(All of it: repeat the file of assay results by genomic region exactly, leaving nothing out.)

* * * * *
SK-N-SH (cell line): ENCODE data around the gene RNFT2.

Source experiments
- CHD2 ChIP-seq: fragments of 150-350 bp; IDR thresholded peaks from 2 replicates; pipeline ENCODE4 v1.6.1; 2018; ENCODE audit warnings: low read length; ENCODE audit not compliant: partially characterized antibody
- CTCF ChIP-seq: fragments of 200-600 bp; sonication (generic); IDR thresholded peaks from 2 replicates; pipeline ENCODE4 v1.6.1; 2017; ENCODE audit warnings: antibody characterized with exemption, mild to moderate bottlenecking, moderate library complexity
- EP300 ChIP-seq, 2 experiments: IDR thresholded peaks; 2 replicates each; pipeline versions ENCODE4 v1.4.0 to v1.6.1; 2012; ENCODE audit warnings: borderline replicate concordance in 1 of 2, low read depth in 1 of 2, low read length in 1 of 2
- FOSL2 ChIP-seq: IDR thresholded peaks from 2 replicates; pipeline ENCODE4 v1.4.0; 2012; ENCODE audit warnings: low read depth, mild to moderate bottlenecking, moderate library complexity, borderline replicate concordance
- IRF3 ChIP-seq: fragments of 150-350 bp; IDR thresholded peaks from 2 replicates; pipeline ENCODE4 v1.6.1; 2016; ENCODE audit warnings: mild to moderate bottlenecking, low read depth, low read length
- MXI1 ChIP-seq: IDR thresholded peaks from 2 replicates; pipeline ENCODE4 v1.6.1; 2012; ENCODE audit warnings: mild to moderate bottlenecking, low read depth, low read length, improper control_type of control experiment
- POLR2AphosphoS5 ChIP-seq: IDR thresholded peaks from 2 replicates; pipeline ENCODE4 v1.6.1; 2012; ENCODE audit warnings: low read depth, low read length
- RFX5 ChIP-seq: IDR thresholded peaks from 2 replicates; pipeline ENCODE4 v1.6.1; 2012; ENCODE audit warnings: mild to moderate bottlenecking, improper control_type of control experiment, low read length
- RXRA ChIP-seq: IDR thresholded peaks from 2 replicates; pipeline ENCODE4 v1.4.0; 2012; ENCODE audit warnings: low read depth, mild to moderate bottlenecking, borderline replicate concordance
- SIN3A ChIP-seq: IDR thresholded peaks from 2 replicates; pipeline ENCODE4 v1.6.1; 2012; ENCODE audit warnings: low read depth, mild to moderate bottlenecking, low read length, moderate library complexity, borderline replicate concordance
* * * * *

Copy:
SK-N-SH (cell line): ENCODE data around the gene RNFT2.

Source experiments
- CHD2 ChIP-seq: fragments of 150-350 bp; IDR thresholded peaks from 2 replicates; pipeline ENCODE4 v1.6.1; 2018; ENCODE audit warnings: low read length; ENCODE audit not compliant: partially characterized antibody
- CTCF ChIP-seq: fragments of 200-600 bp; sonication (generic); IDR thresholded peaks from 2 replicates; pipeline ENCODE4 v1.6.1; 2017; ENCODE audit warnings: antibody characterized with exemption, mild to moderate bottlenecking, moderate library complexity
- EP300 ChIP-seq, 2 experiments: IDR thresholded peaks; 2 replicates each; pipeline versions ENCODE4 v1.4.0 to v1.6.1; 2012; ENCODE audit warnings: borderline replicate concordance in 1 of 2, low read depth in 1 of 2, low read length in 1 of 2
- FOSL2 ChIP-seq: IDR thresholded peaks from 2 replicates; pipeline ENCODE4 v1.4.0; 2012; ENCODE audit warnings: low read depth, mild to moderate bottlenecking, moderate library complexity, borderline replicate concordance
- IRF3 ChIP-seq: fragments of 150-350 bp; IDR thresholded peaks from 2 replicates; pipeline ENCODE4 v1.6.1; 2016; ENCODE audit warnings: mild to moderate bottlenecking, low read depth, low read length
- MXI1 ChIP-seq: IDR thresholded peaks from 2 replicates; pipeline ENCODE4 v1.6.1; 2012; ENCODE audit warnings: mild to moderate bottlenecking, low read depth, low read length, improper control_type of control experiment
- POLR2AphosphoS5 ChIP-seq: IDR thresholded peaks from 2 replicates; pipeline ENCODE4 v1.6.1; 2012; ENCODE audit warnings: low read depth, low read length
- RFX5 ChIP-seq: IDR thresholded peaks from 2 replicates; pipeline ENCODE4 v1.6.1; 2012; ENCODE audit warnings: mild to moderate bottlenecking, improper control_type of control experiment, low read length
- RXRA ChIP-seq: IDR thresholded peaks from 2 replicates; pipeline ENCODE4 v1.4.0; 2012; ENCODE audit warnings: low read depth, mild to moderate bottlenecking, borderline replicate concordance
- SIN3A ChIP-seq: IDR thresholded peaks from 2 replicates; pipeline ENCODE4 v1.6.1; 2012; ENCODE audit warnings: low read depth, mild to moderate bottlenecking, low read length, moderate library complexity, borderline replicate concordance